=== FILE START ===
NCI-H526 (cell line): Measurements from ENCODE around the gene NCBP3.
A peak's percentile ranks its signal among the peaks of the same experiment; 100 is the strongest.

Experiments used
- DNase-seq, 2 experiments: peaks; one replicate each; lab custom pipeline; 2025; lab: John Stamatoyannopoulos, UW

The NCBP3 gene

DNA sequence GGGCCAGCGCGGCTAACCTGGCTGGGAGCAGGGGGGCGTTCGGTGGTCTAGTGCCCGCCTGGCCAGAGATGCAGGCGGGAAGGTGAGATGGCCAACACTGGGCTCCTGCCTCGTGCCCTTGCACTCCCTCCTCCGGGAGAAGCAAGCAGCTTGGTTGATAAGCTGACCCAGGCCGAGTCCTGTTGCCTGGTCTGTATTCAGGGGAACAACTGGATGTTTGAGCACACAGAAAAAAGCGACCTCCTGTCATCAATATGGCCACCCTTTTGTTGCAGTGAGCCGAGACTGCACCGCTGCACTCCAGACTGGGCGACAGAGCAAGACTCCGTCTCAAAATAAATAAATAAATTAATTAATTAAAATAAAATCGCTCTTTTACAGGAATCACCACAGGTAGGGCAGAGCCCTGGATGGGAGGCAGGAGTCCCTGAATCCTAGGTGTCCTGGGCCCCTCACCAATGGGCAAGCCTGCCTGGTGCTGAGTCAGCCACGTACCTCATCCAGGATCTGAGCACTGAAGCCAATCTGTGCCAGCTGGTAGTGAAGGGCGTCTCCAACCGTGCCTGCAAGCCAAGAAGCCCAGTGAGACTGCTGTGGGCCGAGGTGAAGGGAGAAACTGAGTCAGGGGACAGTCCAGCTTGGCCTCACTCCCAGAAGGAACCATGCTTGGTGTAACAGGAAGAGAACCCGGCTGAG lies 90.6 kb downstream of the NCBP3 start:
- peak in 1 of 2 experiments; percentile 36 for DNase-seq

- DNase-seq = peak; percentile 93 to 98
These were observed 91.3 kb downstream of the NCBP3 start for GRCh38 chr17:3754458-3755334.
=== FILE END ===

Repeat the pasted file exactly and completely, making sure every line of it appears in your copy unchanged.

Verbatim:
NCI-H526 (cell line): Measurements from ENCODE around the gene NCBP3.
A peak's percentile ranks its signal among the peaks of the same experiment; 100 is the strongest.

Experiments used
- DNase-seq, 2 experiments: peaks; one replicate each; lab custom pipeline; 2025; lab: John Stamatoyannopoulos, UW

The NCBP3 gene

DNA sequence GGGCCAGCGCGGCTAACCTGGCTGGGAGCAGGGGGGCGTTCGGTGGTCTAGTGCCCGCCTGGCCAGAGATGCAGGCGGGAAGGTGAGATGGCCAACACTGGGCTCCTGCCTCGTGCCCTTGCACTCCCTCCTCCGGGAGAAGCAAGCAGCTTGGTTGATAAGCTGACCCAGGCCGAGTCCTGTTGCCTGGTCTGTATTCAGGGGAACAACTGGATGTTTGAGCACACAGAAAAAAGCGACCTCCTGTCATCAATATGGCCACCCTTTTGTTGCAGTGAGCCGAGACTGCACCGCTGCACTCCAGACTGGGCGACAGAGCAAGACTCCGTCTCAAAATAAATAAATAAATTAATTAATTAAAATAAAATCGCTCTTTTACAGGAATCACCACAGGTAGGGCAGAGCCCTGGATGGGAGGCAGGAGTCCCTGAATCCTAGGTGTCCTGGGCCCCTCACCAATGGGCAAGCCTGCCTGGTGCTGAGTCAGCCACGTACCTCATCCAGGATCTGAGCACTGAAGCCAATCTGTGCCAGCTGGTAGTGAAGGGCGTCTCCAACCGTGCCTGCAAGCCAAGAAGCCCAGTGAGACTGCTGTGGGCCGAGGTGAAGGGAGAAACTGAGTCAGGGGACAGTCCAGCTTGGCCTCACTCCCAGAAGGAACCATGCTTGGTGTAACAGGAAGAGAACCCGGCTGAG lies 90.6 kb downstream of the NCBP3 start:
- peak in 1 of 2 experiments; percentile 36 for DNase-seq

- DNase-seq = peak; percentile 93 to 98
These were observed 91.3 kb downstream of the NCBP3 start for GRCh38 chr17:3754458-3755334.